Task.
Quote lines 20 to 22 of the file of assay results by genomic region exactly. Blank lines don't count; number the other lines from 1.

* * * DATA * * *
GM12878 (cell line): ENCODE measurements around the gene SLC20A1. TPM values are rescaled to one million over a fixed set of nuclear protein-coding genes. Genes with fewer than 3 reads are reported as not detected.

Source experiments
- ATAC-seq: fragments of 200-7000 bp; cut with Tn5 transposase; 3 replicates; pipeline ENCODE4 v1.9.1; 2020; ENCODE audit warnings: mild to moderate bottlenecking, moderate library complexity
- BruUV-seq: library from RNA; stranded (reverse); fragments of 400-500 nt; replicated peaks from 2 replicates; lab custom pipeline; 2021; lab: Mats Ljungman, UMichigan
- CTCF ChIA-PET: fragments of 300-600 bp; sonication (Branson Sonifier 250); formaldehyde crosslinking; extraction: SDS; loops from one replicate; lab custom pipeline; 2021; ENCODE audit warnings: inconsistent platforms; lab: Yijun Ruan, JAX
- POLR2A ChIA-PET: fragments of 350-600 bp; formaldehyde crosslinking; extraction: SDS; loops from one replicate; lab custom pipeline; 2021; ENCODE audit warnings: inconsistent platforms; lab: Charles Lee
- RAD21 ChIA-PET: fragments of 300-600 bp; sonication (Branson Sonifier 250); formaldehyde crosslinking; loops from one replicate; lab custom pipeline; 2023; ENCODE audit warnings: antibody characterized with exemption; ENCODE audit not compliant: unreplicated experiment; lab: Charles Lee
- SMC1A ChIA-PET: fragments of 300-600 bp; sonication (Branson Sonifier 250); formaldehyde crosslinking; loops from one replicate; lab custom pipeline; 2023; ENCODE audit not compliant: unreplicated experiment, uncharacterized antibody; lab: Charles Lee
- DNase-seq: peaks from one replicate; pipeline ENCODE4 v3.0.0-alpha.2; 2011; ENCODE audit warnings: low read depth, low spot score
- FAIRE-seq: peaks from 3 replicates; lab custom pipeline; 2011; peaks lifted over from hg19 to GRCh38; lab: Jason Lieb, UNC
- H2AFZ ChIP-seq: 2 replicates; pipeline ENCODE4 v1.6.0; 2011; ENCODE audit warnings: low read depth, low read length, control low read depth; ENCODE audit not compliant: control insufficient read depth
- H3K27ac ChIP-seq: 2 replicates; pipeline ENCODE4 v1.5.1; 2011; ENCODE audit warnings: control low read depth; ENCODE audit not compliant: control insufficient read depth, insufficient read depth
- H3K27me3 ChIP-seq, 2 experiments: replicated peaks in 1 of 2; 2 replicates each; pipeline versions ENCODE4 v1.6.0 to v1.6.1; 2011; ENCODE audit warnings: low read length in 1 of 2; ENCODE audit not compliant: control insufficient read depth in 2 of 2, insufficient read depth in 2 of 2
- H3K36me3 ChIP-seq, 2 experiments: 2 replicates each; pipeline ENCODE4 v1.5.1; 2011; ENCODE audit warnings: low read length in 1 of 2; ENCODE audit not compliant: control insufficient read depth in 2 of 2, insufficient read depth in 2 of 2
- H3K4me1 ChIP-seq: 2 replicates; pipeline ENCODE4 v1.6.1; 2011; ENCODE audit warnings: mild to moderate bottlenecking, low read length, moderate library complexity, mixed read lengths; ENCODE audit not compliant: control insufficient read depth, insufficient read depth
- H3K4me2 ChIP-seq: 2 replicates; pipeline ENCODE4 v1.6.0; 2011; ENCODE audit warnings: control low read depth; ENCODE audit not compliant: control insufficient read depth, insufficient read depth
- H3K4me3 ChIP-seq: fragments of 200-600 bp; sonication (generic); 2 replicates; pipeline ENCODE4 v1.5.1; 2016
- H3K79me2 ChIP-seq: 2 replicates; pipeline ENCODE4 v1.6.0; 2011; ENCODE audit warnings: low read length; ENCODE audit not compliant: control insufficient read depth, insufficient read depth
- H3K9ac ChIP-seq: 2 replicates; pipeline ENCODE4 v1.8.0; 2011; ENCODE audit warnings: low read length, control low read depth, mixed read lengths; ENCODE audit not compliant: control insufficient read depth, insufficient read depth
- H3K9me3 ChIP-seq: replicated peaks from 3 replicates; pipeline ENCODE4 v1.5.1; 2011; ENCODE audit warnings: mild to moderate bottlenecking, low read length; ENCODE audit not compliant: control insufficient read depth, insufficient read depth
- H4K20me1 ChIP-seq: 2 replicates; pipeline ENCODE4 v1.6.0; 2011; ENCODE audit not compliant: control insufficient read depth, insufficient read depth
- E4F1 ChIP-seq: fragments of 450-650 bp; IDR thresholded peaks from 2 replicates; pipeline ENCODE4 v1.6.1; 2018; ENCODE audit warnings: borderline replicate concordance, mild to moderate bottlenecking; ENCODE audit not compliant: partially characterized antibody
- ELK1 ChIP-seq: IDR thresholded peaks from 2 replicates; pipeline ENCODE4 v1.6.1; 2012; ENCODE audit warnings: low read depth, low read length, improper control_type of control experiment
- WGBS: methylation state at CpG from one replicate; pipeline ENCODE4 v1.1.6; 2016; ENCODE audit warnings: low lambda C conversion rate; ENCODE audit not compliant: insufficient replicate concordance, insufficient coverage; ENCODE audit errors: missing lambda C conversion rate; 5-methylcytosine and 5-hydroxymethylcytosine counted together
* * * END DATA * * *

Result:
- H3K9me3 ChIP-seq: replicated peaks from 3 replicates; pipeline ENCODE4 v1.5.1; 2011; ENCODE audit warnings: mild to moderate bottlenecking, low read length; ENCODE audit not compliant: control insufficient read depth, insufficient read depth
- H4K20me1 ChIP-seq: 2 replicates; pipeline ENCODE4 v1.6.0; 2011; ENCODE audit not compliant: control insufficient read depth, insufficient read depth
- E4F1 ChIP-seq: fragments of 450-650 bp; IDR thresholded peaks from 2 replicates; pipeline ENCODE4 v1.6.1; 2018; ENCODE audit warnings: borderline replicate concordance, mild to moderate bottlenecking; ENCODE audit not compliant: partially characterized antibody